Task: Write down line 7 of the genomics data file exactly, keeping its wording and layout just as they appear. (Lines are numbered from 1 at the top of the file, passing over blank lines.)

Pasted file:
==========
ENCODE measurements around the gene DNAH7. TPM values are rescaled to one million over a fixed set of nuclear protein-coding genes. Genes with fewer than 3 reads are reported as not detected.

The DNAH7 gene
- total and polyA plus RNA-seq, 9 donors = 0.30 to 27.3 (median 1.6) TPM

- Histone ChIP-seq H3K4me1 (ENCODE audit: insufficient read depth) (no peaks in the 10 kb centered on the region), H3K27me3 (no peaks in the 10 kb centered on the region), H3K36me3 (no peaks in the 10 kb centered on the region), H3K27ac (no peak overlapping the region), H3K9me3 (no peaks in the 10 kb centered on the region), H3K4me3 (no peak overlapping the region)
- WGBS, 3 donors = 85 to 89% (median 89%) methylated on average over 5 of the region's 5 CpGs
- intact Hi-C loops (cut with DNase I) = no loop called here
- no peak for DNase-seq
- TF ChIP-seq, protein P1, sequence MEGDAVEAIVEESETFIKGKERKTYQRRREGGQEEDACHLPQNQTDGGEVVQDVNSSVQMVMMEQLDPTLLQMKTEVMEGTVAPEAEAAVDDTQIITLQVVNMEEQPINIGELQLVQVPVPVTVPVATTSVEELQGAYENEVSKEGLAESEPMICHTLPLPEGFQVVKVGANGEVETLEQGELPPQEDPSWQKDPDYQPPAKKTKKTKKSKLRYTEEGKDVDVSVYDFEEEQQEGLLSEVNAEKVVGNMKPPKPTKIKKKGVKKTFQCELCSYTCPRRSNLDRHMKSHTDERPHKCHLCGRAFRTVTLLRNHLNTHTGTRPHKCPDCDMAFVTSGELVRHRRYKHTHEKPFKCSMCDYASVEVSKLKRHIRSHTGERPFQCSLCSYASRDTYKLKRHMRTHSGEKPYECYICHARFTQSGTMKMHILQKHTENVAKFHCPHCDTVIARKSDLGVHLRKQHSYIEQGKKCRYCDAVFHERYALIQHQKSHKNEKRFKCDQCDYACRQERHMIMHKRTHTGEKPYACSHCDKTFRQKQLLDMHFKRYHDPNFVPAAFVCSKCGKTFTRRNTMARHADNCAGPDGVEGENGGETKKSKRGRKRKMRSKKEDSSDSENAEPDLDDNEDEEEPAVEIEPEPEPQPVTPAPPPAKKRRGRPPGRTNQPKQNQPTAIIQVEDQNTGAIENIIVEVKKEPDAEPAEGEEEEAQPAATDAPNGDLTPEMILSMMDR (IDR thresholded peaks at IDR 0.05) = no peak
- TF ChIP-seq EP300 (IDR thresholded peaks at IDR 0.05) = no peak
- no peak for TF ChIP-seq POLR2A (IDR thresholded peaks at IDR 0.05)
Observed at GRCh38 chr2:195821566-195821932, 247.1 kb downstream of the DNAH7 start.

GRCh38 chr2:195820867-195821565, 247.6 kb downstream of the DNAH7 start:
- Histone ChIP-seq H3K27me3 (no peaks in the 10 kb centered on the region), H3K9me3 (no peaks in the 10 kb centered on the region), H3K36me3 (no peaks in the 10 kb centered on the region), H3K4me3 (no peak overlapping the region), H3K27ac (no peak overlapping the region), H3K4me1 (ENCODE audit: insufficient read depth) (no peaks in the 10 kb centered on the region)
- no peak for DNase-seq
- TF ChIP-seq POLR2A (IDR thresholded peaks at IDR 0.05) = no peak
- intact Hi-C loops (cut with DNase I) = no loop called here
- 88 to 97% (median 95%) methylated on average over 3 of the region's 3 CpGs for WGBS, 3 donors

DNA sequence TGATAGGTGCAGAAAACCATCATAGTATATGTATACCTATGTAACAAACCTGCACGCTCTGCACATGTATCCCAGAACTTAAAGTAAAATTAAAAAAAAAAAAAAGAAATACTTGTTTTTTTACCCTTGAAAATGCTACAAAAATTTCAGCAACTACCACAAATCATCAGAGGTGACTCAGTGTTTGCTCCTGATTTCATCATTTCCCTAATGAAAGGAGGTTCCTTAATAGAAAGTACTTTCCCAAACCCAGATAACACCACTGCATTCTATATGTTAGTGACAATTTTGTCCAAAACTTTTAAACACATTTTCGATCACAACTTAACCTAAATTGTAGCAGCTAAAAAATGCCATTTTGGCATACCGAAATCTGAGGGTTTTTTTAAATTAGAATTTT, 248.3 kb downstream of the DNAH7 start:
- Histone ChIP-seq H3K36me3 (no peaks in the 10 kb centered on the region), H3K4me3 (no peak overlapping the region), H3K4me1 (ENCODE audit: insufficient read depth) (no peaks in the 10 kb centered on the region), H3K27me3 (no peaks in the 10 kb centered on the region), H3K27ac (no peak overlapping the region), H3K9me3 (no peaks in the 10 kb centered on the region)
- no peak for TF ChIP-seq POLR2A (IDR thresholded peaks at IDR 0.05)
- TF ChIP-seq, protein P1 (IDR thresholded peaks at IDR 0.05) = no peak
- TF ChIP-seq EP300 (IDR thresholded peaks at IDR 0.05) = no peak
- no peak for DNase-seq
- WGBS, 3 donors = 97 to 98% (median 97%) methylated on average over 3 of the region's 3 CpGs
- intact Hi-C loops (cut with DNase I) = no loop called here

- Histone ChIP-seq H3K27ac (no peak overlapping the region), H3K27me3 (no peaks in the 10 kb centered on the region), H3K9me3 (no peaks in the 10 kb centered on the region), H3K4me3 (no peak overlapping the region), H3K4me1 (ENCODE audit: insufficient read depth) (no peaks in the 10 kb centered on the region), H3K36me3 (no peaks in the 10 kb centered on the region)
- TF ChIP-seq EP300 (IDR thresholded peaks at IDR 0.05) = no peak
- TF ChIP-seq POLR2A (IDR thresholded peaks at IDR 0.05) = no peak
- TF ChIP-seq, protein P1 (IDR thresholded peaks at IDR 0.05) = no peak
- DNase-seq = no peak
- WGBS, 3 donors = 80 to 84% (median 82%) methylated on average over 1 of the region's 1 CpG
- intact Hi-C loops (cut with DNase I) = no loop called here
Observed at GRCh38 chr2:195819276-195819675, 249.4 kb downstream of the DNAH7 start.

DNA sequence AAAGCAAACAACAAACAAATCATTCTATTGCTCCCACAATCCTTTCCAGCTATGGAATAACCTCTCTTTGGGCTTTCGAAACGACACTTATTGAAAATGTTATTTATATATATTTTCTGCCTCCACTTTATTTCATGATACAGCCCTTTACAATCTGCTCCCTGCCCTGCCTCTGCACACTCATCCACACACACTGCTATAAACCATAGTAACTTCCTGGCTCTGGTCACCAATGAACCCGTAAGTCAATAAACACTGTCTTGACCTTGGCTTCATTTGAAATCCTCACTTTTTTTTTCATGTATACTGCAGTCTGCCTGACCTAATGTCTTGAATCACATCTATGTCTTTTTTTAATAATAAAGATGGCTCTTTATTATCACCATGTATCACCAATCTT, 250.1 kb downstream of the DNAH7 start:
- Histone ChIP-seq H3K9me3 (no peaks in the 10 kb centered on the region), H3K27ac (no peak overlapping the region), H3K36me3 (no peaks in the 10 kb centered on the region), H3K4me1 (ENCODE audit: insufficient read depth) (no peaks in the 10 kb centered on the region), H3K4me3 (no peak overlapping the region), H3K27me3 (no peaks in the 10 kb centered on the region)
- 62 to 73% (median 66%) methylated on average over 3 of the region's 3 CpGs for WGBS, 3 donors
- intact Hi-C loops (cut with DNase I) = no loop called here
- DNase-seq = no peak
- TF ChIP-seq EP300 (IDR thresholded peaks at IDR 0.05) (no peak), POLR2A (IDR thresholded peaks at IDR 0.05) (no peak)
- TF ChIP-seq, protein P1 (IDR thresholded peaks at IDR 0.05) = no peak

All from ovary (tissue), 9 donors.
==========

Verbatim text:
- no peak for DNase-seq